Rise and Shine: Aug. 12, 2020

Good Wednesday morning CivMixers, and welcome to the Glorious Twelfth.

Oh. That doesn’t mean anything to you, does it? Well, that’s what I’m here for – to elucidate you on all sorts of obscure and arguably useless information.

Today might be just another ordinary day here in the U.S., but across the pond, it’s a big deal (for a certain subset of society) as it marks the start of the shooting season for red grouse, which can be found only in Britain and are the one of most expensive game birds. Also to a lesser extent, it’s the start of the season for the ptarmigan in Great Britain and Northern Ireland.

This is one of the busiest shooting days in the UK, with massive amounts of game taken.

According to our friend Wikipedia, the legislation that enshrines this particular day in England and Wales is the Game Act 1831, and in Northern Ireland, it’s the Wildlife (Northern Ireland) Order 1985.

Not all game have the same start to their open seasons – most begin on Sept. 1, and Oct. 1 for woodcock and pheasant. English law prohibits game bird shooting on a Sunday, so the start date is postponed to Aug. 13 on years when the 12th falls on that traditional day of rest.

Of course, this year’s Glorious Twelfth has been hampered by the pandemic. Efforts are being made to keep people socially distanced, provide them with PPE and restrict travel to some degree. And yes, the day is definitely not without controversy, as it is not at all popular among conservationists and environmentalists.

It’s also International Youth Day, which seeks to raise awareness to the cultural and legal issues faced by youth throughout the world. (The UN defines “youths” as those who are aged 15 to 24).

A number of famous people worth mentioning passed away on this day in history, including: Actress Lauren Bacall (2014), guitarist Les Paul (2009) actor Henry Fonda (1982), artist Jean-Michel Basquiat (1988), gay rights activist Edie Windsor (2017), TV host and media mogul Merv Griffin (2007) and novelist Ian Fleming (AKA, the man who invented James Bond, 1964).

What an illustrious group, right?! I hope they’re all hanging out together in the afterlife – that would be some dinner party.

We’re in for a lovely day, with temperatures in the high 80s, sunny skies and some light winds.

In the headlines…

Presumptive Democratic presidential nominee Joe Biden and his newly announced running mate, California Sen. Kamala Harris, will deliver remarks together today in Wilmington, Delaware.

Harris is the first Black woman and the first woman of Asian descent nominated for vice president by a major party.

Harris brings to the race a far more vigorous campaign style than Biden’s, including a gift for capturing moments of raw political electricity on the debate stage and elsewhere, and a personal identity and family story that many find inspiring.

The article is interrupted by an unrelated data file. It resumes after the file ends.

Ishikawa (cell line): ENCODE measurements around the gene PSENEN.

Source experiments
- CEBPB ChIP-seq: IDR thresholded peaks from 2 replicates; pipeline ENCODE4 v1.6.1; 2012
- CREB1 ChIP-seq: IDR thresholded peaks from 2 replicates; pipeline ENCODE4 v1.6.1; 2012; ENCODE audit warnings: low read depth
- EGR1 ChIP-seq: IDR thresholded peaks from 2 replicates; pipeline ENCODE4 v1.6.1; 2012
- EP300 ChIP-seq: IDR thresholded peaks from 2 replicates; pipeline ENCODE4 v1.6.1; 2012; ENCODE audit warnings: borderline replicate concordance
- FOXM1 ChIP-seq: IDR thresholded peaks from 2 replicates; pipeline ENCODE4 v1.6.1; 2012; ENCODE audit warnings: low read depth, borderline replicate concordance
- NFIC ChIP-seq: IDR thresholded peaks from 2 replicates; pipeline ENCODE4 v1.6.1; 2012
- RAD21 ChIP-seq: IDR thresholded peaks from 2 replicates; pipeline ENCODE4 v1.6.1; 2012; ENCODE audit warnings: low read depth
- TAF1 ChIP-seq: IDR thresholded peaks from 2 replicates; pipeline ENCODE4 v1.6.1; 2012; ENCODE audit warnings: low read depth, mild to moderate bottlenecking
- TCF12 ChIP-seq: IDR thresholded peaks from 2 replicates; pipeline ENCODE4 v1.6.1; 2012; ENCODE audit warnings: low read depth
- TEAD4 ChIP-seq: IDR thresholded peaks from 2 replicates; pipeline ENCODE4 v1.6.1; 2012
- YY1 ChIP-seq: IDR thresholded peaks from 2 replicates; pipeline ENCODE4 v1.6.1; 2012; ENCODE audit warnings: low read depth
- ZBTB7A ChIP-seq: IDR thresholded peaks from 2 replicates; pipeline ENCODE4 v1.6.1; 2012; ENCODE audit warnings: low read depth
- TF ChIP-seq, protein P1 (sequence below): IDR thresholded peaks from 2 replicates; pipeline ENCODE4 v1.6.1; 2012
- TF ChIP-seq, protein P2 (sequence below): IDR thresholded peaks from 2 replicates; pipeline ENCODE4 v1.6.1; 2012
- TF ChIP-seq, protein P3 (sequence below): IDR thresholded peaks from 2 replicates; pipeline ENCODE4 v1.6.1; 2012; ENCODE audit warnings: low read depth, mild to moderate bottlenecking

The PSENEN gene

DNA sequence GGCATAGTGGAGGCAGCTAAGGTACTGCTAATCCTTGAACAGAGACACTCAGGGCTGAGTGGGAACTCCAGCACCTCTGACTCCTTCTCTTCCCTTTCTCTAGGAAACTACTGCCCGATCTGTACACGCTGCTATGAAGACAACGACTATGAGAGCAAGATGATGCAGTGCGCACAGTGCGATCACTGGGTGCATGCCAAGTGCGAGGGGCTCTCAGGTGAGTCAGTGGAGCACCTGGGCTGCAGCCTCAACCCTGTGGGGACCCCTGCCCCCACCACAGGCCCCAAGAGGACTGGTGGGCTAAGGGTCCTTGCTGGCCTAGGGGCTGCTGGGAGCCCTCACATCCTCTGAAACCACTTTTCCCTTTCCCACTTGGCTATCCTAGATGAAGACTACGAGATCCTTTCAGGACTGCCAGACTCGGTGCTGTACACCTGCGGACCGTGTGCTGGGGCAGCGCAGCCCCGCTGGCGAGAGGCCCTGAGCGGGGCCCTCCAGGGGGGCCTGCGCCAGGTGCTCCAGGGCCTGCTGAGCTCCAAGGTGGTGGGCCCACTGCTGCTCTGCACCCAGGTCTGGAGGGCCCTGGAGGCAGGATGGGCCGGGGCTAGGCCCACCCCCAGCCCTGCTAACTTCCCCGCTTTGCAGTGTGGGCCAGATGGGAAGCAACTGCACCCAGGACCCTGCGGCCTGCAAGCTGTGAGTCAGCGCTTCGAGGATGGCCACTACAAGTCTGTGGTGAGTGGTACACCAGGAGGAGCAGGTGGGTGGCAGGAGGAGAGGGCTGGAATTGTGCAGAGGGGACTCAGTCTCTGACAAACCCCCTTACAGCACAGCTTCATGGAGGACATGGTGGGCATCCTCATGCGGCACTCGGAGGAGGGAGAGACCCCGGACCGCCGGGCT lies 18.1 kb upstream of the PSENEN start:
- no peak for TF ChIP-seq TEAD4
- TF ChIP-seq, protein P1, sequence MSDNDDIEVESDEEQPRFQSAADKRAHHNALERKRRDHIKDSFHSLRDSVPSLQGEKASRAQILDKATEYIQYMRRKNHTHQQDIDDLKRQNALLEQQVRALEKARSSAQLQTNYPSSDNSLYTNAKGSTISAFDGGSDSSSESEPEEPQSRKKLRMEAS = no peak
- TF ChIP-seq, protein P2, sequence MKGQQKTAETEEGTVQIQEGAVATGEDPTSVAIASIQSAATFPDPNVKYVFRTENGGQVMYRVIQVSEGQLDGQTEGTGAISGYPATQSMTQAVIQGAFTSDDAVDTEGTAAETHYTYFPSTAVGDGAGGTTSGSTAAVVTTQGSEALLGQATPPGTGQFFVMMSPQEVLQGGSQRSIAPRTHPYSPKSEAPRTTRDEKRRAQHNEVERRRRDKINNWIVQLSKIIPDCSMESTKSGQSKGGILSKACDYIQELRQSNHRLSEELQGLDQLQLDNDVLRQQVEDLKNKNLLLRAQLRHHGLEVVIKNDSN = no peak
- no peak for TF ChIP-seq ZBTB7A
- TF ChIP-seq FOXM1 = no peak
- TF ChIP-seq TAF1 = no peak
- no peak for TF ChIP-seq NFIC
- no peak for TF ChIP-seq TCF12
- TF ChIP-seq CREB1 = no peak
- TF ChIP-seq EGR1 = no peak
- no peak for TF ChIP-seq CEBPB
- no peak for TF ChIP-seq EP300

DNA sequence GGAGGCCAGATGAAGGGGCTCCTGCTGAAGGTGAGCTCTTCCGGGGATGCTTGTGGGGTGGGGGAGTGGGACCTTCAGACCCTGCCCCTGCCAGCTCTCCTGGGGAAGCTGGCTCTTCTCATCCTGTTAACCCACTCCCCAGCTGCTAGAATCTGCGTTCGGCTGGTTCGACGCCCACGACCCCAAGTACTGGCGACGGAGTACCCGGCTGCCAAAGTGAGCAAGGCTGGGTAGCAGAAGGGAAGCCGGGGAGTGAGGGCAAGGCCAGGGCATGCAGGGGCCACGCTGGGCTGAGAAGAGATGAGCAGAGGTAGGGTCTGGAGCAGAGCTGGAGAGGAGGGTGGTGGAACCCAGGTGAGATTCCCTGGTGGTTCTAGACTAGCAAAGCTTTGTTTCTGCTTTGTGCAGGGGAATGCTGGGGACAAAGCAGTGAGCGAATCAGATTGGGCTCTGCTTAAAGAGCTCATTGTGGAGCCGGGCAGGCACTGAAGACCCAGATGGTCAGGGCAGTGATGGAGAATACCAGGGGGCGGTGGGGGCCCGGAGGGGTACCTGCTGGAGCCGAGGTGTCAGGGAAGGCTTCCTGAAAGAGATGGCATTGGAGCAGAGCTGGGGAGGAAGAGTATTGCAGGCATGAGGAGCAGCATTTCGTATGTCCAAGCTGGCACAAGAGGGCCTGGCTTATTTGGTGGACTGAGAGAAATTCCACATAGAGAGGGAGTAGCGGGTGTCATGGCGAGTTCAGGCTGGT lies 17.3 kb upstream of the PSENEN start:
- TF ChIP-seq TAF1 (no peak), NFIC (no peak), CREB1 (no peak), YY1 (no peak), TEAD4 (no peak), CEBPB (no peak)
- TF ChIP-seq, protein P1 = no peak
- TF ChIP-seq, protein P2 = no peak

Weeks after President Donald Trump called Harris a “fine choice,” Trump allies began painting her as too liberal due to her record on taxes, health care and immigration.

Trump donated to Harris twice while she was a candidate for California attorney general, according to public records, giving her $6,000 all told: $5,000 in 2011 and $1,000 in 2013.

Russia announced that its vaccine had been approved by its health regulators, making it the first coronavirus vaccine in the world to be registered. Full-scale production is due to start next month.

Russian President Vladimir Putin said one of his daughters had already taken the vaccine, though no data has yet been published by the researchers and the long-term effects and safety of this possible vaccine currently remain unclear.

In a congratulatory note to the nation, Putin thanked the scientists who developed the vaccine for “this first, very important step for our country, and generally for the whole world.”

Russia’s move was met with international skepticism and unease because the shots have only been studied in dozens of people.

A research team at the University of Florida succeeded in isolating live virus from aerosols collected at a distance of seven to 16 feet from patients hospitalized with Covid-19 — farther than the six feet recommended in social distancing guidelines.

Public release of hospital data about the coronavirus pandemic has slowed to a crawl, one month after the federal government ordered states to report it directly to the Department of Health and Human Services and bypass the CDC.

The U.S. reported more than 46,000 new coronavirus cases, similar to the tallies of the past two days, while death rates in parts of the country continued to rise.

Body camera footage made public from two Minneapolis police officers involved in George Floyd’s arrest captured a panicked and fearful Floyd pleading with the officers in the minutes before his death, saying “I’m not a bad guy!” as they tried to wrestle him into a squad car.

The uncensored footage, which runs just over 30 minutes, is the first start-to-finish view of the May 25 incident that sparked worldwide outrage.

People who have been arrested since late May on non-violent misdemeanor charges during protests that have racked Oregon’s largest city for more than 70 days won’t be prosecuted.